Beal also pointed out the hypocrisy of the president’s actions, as he is freely speaking his mind while trying to limit the free speech of athletes.

“If we can’t exercise our rights to freedom of speech, then what are our amendments for? You’re doing it so why can’t we do it,” said Beal.

Wall agreed with Beal’s sentiments and added “I don’t like anything he’s been saying. I don’t respect it. I feel like you can’t control what people want to do. We have bigger issues in this world that you need to be focusing on instead of focusing on other people taking a knee.”

Marcin Gortat and Ian Mahinmi, both natives of other countries, were also asked to chime in on the topic during their respective media availability.

Gortat tried to keep it light saying, “I’m truly grateful for a great president in my country,” referring to Poland. He did however go on to touch on the sensitivity of the topic. “It’s a tough subject to speak about. I would like to say a lot of things but I can’t.”

Mahinmi’s situation is unique as his wife was born in the United States, while he is from France. When asked what it’s like to watch what this country is going through, he replied with one word, “Tough.” He did however try to see the silver lining and maintain a positive perspective on the situation.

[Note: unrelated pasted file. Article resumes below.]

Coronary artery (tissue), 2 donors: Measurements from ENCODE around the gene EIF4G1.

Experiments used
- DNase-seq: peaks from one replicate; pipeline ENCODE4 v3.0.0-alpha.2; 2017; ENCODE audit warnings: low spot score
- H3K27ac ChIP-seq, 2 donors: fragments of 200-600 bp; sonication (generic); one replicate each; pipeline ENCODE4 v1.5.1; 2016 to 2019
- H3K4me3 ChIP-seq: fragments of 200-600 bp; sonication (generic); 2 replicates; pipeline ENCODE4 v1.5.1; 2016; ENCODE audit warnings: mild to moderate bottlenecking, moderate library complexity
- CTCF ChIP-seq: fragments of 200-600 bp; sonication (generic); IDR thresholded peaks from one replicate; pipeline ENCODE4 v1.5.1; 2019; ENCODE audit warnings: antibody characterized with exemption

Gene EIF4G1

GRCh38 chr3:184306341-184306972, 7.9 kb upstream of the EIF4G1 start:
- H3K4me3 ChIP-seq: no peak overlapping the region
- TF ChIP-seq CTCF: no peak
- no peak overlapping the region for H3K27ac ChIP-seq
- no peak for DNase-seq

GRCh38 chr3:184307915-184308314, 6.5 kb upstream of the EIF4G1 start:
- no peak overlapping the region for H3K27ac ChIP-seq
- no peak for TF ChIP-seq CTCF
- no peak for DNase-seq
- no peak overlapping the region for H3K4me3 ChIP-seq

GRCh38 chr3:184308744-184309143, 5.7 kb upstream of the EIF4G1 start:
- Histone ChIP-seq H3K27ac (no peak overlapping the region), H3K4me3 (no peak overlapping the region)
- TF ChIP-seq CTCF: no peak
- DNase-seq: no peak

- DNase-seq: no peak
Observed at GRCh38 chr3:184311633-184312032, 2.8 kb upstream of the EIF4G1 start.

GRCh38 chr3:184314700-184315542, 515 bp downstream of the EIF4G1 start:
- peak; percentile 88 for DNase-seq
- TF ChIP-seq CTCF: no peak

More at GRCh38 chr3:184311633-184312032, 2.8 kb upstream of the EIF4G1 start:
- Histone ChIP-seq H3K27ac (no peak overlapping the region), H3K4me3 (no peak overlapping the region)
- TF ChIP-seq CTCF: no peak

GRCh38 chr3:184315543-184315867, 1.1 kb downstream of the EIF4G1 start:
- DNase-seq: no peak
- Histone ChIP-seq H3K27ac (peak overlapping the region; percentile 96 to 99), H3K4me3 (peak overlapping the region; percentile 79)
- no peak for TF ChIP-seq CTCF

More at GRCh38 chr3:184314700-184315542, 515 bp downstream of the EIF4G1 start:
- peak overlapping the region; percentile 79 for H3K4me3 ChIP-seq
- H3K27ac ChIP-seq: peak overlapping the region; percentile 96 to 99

“It’s challenging, but I’m a positive type of guy. I feel like sometimes we got to go through times like this to ask ourselves the right questions and challenge ourselves and see how we’re going to react to these types of situations,” said Mahinmi.  “The conversations I have with my wife and my family right now are good conversations, and if it wasn’t for all of that we wouldn’t have those conversations, so somehow, it’s good.”

Thinking Long Term:

Coach Brooks expressed his excitement for not only this season but future seasons as well, after the Wizards made offseason moves to lock down their “Big 3” long-term.

“We’ve added a lot of important pieces for the long term. John is with us for a lot of years. Bradley, we signed him to a long term, Otto [Porter Jr.] to a long term. We’ve got a lot of good players coming back into their prime, not even into their prime. Brad and Otto are only 24 years old. The future is bright,” said Brooks.

Beal and Wall both mentioned that the consistency in returning their starters is appreciated as neither of them like change.  Wall went on to say that the familiarity of the starters and knowing what each player likes and doesn’t like “makes the job a lot easier.” Porter added that the lack of change in the starting rotation will allow the team to play to their strengths and work in the team’s favor over the course of the season.

Wall summed up the team’s offseason moves nicely saying, “I’m all about loyalty, and for the organization to do what they did to sign all of us back, and have our cornerstones here, it means a lot.”